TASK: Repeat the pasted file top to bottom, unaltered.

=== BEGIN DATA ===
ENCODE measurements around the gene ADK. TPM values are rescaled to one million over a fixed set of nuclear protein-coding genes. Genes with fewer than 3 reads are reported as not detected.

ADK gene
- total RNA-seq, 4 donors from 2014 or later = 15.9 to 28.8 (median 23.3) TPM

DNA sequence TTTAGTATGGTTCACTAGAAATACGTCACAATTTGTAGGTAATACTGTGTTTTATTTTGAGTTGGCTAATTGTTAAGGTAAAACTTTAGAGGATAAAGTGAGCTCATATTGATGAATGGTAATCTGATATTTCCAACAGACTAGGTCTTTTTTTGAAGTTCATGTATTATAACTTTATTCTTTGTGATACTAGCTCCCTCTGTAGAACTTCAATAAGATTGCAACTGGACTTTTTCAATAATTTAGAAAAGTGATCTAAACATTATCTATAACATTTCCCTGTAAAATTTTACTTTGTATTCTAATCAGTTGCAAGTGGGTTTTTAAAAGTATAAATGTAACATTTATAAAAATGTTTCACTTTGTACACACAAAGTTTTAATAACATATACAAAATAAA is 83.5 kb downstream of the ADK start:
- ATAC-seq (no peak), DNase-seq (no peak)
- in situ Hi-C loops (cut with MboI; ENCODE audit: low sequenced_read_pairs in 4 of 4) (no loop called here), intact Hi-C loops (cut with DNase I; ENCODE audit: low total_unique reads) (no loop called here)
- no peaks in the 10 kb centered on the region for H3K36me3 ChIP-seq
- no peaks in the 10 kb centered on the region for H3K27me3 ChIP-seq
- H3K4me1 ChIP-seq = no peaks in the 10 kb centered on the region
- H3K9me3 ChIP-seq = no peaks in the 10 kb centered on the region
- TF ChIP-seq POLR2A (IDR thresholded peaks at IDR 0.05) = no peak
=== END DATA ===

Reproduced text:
ENCODE measurements around the gene ADK. TPM values are rescaled to one million over a fixed set of nuclear protein-coding genes. Genes with fewer than 3 reads are reported as not detected.

ADK gene
- total RNA-seq, 4 donors from 2014 or later = 15.9 to 28.8 (median 23.3) TPM

DNA sequence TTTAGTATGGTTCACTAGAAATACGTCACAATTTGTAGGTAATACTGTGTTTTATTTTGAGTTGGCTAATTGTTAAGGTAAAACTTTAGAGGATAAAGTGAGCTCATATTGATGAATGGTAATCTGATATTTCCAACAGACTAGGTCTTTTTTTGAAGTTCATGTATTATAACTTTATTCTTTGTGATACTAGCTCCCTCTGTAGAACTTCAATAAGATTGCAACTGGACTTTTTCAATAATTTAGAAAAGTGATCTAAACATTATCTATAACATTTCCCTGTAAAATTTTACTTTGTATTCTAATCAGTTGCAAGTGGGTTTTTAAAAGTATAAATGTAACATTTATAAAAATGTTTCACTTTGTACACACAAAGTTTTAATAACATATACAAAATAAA is 83.5 kb downstream of the ADK start:
- ATAC-seq (no peak), DNase-seq (no peak)
- in situ Hi-C loops (cut with MboI; ENCODE audit: low sequenced_read_pairs in 4 of 4) (no loop called here), intact Hi-C loops (cut with DNase I; ENCODE audit: low total_unique reads) (no loop called here)
- no peaks in the 10 kb centered on the region for H3K36me3 ChIP-seq
- no peaks in the 10 kb centered on the region for H3K27me3 ChIP-seq
- H3K4me1 ChIP-seq = no peaks in the 10 kb centered on the region
- H3K9me3 ChIP-seq = no peaks in the 10 kb centered on the region
- TF ChIP-seq POLR2A (IDR thresholded peaks at IDR 0.05) = no peak